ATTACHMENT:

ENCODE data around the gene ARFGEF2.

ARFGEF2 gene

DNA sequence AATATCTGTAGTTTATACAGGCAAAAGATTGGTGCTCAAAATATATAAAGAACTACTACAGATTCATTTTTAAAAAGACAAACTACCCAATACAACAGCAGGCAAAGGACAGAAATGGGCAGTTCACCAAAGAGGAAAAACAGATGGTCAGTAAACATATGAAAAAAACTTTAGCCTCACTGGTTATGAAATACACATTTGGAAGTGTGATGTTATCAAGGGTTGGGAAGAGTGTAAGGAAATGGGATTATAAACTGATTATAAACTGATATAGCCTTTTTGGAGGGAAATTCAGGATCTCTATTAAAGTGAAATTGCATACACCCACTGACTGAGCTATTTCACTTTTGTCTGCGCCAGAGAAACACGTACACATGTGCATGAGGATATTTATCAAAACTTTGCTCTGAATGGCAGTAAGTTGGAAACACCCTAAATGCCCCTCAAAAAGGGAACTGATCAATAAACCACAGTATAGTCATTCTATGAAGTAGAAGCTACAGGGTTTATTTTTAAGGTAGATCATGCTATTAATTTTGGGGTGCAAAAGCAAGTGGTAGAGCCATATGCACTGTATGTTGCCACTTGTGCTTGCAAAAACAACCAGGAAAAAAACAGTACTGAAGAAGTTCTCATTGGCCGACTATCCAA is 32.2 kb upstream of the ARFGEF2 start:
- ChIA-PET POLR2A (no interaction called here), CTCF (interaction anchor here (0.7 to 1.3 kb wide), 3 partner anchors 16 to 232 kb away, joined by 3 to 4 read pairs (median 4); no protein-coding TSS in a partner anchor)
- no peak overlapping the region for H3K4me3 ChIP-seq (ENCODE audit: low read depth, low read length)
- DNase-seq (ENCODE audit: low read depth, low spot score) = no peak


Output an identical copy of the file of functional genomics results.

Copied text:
ENCODE data around the gene ARFGEF2.

ARFGEF2 gene

DNA sequence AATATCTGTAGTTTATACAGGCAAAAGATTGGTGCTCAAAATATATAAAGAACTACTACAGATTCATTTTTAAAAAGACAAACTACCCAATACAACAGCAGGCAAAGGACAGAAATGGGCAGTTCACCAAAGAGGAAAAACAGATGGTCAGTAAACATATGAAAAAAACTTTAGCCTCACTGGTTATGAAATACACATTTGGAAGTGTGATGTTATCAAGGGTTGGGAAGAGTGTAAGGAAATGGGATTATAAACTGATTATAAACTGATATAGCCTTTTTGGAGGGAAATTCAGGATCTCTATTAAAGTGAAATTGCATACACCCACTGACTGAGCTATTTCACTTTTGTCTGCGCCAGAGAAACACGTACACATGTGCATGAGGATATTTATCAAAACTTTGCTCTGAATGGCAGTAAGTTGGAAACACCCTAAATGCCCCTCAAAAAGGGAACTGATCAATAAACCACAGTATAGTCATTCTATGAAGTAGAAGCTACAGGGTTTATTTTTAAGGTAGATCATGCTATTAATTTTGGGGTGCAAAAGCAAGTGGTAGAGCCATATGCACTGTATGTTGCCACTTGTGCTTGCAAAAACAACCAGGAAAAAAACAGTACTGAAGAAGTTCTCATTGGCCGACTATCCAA is 32.2 kb upstream of the ARFGEF2 start:
- ChIA-PET POLR2A (no interaction called here), CTCF (interaction anchor here (0.7 to 1.3 kb wide), 3 partner anchors 16 to 232 kb away, joined by 3 to 4 read pairs (median 4); no protein-coding TSS in a partner anchor)
- no peak overlapping the region for H3K4me3 ChIP-seq (ENCODE audit: low read depth, low read length)
- DNase-seq (ENCODE audit: low read depth, low spot score) = no peak